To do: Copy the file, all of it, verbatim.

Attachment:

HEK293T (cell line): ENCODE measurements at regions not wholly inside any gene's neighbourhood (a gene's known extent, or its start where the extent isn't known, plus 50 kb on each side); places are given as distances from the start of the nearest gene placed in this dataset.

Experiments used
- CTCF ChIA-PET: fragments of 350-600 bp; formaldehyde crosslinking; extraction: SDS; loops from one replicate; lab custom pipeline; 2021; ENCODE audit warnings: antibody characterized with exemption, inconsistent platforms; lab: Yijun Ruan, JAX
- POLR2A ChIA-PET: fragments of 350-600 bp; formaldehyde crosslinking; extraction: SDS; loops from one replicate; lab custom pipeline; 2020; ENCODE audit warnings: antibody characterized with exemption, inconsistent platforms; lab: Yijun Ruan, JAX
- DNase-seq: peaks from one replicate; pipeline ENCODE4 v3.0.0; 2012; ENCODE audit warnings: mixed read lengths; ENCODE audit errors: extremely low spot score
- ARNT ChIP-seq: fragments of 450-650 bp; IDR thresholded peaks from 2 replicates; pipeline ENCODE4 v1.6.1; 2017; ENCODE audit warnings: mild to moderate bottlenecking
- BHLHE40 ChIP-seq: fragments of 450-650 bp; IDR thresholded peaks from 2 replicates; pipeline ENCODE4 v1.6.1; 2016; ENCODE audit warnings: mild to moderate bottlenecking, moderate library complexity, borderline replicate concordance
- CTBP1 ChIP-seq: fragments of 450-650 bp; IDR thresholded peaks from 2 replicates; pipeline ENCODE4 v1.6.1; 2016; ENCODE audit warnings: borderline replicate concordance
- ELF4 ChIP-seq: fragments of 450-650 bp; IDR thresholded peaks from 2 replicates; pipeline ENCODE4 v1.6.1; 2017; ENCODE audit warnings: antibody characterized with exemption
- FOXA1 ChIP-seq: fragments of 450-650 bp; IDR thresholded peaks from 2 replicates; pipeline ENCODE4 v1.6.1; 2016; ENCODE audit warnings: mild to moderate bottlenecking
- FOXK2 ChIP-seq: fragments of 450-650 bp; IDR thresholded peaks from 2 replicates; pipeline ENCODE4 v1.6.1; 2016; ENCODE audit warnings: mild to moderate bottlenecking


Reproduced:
HEK293T (cell line): ENCODE measurements at regions not wholly inside any gene's neighbourhood (a gene's known extent, or its start where the extent isn't known, plus 50 kb on each side); places are given as distances from the start of the nearest gene placed in this dataset.

Experiments used
- CTCF ChIA-PET: fragments of 350-600 bp; formaldehyde crosslinking; extraction: SDS; loops from one replicate; lab custom pipeline; 2021; ENCODE audit warnings: antibody characterized with exemption, inconsistent platforms; lab: Yijun Ruan, JAX
- POLR2A ChIA-PET: fragments of 350-600 bp; formaldehyde crosslinking; extraction: SDS; loops from one replicate; lab custom pipeline; 2020; ENCODE audit warnings: antibody characterized with exemption, inconsistent platforms; lab: Yijun Ruan, JAX
- DNase-seq: peaks from one replicate; pipeline ENCODE4 v3.0.0; 2012; ENCODE audit warnings: mixed read lengths; ENCODE audit errors: extremely low spot score
- ARNT ChIP-seq: fragments of 450-650 bp; IDR thresholded peaks from 2 replicates; pipeline ENCODE4 v1.6.1; 2017; ENCODE audit warnings: mild to moderate bottlenecking
- BHLHE40 ChIP-seq: fragments of 450-650 bp; IDR thresholded peaks from 2 replicates; pipeline ENCODE4 v1.6.1; 2016; ENCODE audit warnings: mild to moderate bottlenecking, moderate library complexity, borderline replicate concordance
- CTBP1 ChIP-seq: fragments of 450-650 bp; IDR thresholded peaks from 2 replicates; pipeline ENCODE4 v1.6.1; 2016; ENCODE audit warnings: borderline replicate concordance
- ELF4 ChIP-seq: fragments of 450-650 bp; IDR thresholded peaks from 2 replicates; pipeline ENCODE4 v1.6.1; 2017; ENCODE audit warnings: antibody characterized with exemption
- FOXA1 ChIP-seq: fragments of 450-650 bp; IDR thresholded peaks from 2 replicates; pipeline ENCODE4 v1.6.1; 2016; ENCODE audit warnings: mild to moderate bottlenecking
- FOXK2 ChIP-seq: fragments of 450-650 bp; IDR thresholded peaks from 2 replicates; pipeline ENCODE4 v1.6.1; 2016; ENCODE audit warnings: mild to moderate bottlenecking